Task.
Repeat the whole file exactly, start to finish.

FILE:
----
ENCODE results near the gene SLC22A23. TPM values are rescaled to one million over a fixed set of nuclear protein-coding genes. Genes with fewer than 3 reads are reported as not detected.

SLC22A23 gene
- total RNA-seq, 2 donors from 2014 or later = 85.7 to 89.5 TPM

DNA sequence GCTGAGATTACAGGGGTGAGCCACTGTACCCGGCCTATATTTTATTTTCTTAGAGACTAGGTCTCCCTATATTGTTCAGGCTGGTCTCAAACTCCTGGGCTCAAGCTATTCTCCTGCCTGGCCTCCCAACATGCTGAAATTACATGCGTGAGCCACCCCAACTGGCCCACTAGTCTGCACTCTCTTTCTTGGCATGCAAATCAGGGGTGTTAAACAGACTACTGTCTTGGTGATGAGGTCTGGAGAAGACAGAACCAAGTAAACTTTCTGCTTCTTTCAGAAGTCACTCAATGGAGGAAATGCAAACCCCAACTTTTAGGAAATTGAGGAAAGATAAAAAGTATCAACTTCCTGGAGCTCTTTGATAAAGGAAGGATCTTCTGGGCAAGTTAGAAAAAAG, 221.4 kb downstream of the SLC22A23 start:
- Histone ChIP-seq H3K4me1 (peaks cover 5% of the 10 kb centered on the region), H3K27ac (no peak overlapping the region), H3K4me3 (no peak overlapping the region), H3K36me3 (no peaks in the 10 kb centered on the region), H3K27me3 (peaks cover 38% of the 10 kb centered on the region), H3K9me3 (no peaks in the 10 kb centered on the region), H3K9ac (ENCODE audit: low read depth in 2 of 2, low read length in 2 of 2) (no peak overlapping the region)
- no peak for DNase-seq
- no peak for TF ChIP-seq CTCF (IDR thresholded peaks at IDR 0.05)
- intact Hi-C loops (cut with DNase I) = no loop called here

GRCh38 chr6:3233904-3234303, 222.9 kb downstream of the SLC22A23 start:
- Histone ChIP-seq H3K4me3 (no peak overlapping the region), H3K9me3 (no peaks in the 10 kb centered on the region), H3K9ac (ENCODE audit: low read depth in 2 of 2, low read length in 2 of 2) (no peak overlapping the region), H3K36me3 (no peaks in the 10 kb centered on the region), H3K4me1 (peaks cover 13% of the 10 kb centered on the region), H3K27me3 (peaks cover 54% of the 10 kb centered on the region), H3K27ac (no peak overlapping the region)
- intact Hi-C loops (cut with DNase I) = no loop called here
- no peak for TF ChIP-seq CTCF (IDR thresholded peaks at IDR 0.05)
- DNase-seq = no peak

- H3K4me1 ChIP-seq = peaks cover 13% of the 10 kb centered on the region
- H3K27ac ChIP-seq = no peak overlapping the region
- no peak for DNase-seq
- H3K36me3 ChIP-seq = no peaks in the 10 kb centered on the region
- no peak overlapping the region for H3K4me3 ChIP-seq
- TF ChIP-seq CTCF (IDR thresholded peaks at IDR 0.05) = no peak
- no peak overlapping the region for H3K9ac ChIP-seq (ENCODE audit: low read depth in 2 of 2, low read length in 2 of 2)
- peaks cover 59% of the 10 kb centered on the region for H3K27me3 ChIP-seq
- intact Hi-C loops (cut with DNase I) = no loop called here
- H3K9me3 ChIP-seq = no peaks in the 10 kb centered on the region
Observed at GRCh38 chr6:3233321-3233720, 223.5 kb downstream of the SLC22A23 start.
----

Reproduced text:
ENCODE results near the gene SLC22A23. TPM values are rescaled to one million over a fixed set of nuclear protein-coding genes. Genes with fewer than 3 reads are reported as not detected.

SLC22A23 gene
- total RNA-seq, 2 donors from 2014 or later = 85.7 to 89.5 TPM

DNA sequence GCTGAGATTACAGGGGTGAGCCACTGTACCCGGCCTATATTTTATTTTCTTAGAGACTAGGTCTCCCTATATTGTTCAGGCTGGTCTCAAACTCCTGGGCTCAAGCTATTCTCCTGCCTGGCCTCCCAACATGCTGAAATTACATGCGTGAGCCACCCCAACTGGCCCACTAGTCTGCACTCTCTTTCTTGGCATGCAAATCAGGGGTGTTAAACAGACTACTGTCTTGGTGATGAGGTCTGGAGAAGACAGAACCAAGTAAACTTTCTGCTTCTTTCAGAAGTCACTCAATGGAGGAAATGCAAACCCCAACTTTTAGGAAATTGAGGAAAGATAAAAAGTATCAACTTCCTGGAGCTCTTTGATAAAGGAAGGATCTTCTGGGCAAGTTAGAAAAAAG, 221.4 kb downstream of the SLC22A23 start:
- Histone ChIP-seq H3K4me1 (peaks cover 5% of the 10 kb centered on the region), H3K27ac (no peak overlapping the region), H3K4me3 (no peak overlapping the region), H3K36me3 (no peaks in the 10 kb centered on the region), H3K27me3 (peaks cover 38% of the 10 kb centered on the region), H3K9me3 (no peaks in the 10 kb centered on the region), H3K9ac (ENCODE audit: low read depth in 2 of 2, low read length in 2 of 2) (no peak overlapping the region)
- no peak for DNase-seq
- no peak for TF ChIP-seq CTCF (IDR thresholded peaks at IDR 0.05)
- intact Hi-C loops (cut with DNase I) = no loop called here

GRCh38 chr6:3233904-3234303, 222.9 kb downstream of the SLC22A23 start:
- Histone ChIP-seq H3K4me3 (no peak overlapping the region), H3K9me3 (no peaks in the 10 kb centered on the region), H3K9ac (ENCODE audit: low read depth in 2 of 2, low read length in 2 of 2) (no peak overlapping the region), H3K36me3 (no peaks in the 10 kb centered on the region), H3K4me1 (peaks cover 13% of the 10 kb centered on the region), H3K27me3 (peaks cover 54% of the 10 kb centered on the region), H3K27ac (no peak overlapping the region)
- intact Hi-C loops (cut with DNase I) = no loop called here
- no peak for TF ChIP-seq CTCF (IDR thresholded peaks at IDR 0.05)
- DNase-seq = no peak

- H3K4me1 ChIP-seq = peaks cover 13% of the 10 kb centered on the region
- H3K27ac ChIP-seq = no peak overlapping the region
- no peak for DNase-seq
- H3K36me3 ChIP-seq = no peaks in the 10 kb centered on the region
- no peak overlapping the region for H3K4me3 ChIP-seq
- TF ChIP-seq CTCF (IDR thresholded peaks at IDR 0.05) = no peak
- no peak overlapping the region for H3K9ac ChIP-seq (ENCODE audit: low read depth in 2 of 2, low read length in 2 of 2)
- peaks cover 59% of the 10 kb centered on the region for H3K27me3 ChIP-seq
- intact Hi-C loops (cut with DNase I) = no loop called here
- H3K9me3 ChIP-seq = no peaks in the 10 kb centered on the region
Observed at GRCh38 chr6:3233321-3233720, 223.5 kb downstream of the SLC22A23 start.